If you are Indian, or of Indian descent, I must preface this post with a clear warning: you are not going to like what I have to say. My criticisms may be very hard to stomach. But consider them as the hard words and loving advice of a good friend. Someone who is being honest with you and wants nothing from you.

These criticisms apply to all of India except Kerala and the places I did not visit, except that I have a feeling it applies to all of India.

Lastly, before anyone accuses me of Western Cultural Imperialism, let me say this: if this is what India and Indians want, then, who am I to tell them differently. Take what you like and leave the rest. In the end it doesn’t really matter, as I get the sense that Indians, at least many upper class Indians, don’t seem to care and the lower classes just don’t know any better, what with Indian culture being so intense and pervasive on the sub-continent. But, here goes, nonetheless.

India is a mess.

It’s that simple, but it’s also quite complicated. I’ll start with what I think are Indias’ four major problems – the four most preventing India from becoming a developing nation – and then move to some of the ancillary ones.

First: Pollution. In my opinion the filth, squalor and all around pollution, indicates a marked lack of respect for India by Indians. I don’t know how cultural the filth is, but it’s really beyond anything I have ever encountered. At times the smells, trash, refuse and excrement are like a garbage dump.

Right next door to the Taj Mahal was a pile of trash that smelled so bad, was so foul as to almost ruin the entire Taj experience. Delhi, Bangalore and Chennai to a lesser degree, were so very polluted as to make me physically ill. Sinus infections, ear infection, bowels churning was an all too common experience in India. Dung, be it goat, cow or human fecal matter, was common on the streets. In major tourist areas filth was everywhere, littering the sidewalks, the roadways, you name it. Toilets in the middle of the road, men urinating and defecating anywhere, in broad daylight.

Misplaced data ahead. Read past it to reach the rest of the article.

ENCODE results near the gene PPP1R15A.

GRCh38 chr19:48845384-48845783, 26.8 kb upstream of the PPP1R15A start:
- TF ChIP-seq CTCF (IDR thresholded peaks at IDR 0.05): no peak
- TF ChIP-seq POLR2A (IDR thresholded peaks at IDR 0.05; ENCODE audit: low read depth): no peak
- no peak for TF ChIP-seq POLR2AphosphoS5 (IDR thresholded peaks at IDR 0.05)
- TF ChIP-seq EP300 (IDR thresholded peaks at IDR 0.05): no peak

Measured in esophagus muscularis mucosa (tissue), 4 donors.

Fishermen search for offerings thrown in by worshippers in the polluted waters of the river Sabarmati in Ahmedabad

Whole villages are plastic bag wastelands. Roadsides are choked by it. Air quality that can hardly be called quality. Far too much coal and far to few unleaded vehicles on the road. The measure should be how dangerous the air is for ones’ health, not how good it is. People casually throw trash in the streets, on the roads.

The only two cities that could be considered sanitary, in my journey, were Trivandrum – the capital of Kerala – and Calicut. I don’t know why this is, but I can assure you that, at some point, this pollution will cut into Indias’ productivity, if it already hasn’t. The pollution will hobble Indies’ growth path, if that indeed is what the country wants. (Which I personally doubt, as India is far too conservative a country, in the small ‘c’ sense.)

The second issue, infrastructure, can be divided into four subcategories: Roads, Rails, Ports and the Electric Grid. The Electric Grid is a joke. Load shedding is all too common, everywhere in India. Wide swathes of the country spend much of the day without the electricity they actually pay for. Without regular electricity, productivity, again, falls.

The Ports are a joke. Antiquated, out of date, hardly even appropriate for the mechanized world of container ports, more in line with the days of long shore men and the like.